Posted on Friday, January 29, 2010
What are the world’s most common languages?
Estimating these most common language populations can be tricky, and there is a range of data available.
Quiz yourself: See how many of these most common languages you can name before looking at the list. You might find some languages that surprise you!
With over 1.1 billion speakers, Mandarin claims the top spot as the world’s most common language. One of the five major dialects of Chinese, Mandarin is the official language of China and Taiwan, as well as one of the four official dialects of Singapore.
English is not the most common language, but scholars have named the world’s “most influential language,” due to the number of speakers (330 million) and the number of countries in which it is spoken.
Its prominence in the Americas as well as in Europe makes Spanish one of the most common languages, with 300 million speakers. The Castilian dialect in Spain is held as a national standard, although Andalusian and Catalan are also spoken.
Although they have different written forms, Hindi and Urdu share a history, many common words, and a grammar. Many linguists consider them different “registers” of the same common language. Over 250 million people speak one of the two.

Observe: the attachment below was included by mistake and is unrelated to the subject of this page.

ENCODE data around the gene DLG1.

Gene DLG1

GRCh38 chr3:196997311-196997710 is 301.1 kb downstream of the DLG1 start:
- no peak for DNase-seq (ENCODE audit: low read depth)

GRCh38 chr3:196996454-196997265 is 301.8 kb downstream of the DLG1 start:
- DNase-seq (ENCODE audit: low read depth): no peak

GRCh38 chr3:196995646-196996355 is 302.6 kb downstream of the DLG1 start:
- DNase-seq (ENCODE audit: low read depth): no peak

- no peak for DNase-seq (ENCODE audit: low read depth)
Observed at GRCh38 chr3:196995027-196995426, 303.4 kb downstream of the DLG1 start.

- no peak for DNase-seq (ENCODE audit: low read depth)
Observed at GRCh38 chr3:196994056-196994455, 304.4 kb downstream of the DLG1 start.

Arabic, spoken by 200 million speakers worldwide, is also the language of Muslim holy writings. It has also influenced other most common languages — Spanish has approximately 4,000 words with Arabic roots.
With 185 million speakers, Bengali is also the second most widely spoken language in India, popular in the easternmost states. Bengali is an official language of both India and Bangladesh.
Out of the 170 million Portuguese speakers worldwide, nearly 150 million of them speak Brazilian Portuguese, the most common language variant. Portuguese is also the official language of other countries including Angola, Mozambique, and — clearly — Portugal.
Russian’s 160 million speakers make it the world’s eighth most common language. It is also one of the six official languages of the United Nations, along with Arabic, Chinese, English, French and Spanish.
Out of the approximately 125 million people who speak Japanese, 124 million live in Japan and the island group of Okinawa. This makes it unusual among the most common languages in its geographic concentration.
Although German is the most common language spoken in Germany and Austria, some of the language’s 100 million speakers live in emigrant communities in the United States, notably in Pennsylvania, Wisconsin and Texas.
How do we know who speaks what?
Fluctuations in different estimates can be attributed to population growth, as well as how linguists choose to group dialects and microlanguages into larger groups. The most common languages can also vary depending on whether studies include only primary languages, or all languages spoken in a population.
These numbers were taken from George Weber’s article “Top Languages” in Language Today (1997). It includes primary and secondary speakers of the language in the totals to determine the world’s most common languages.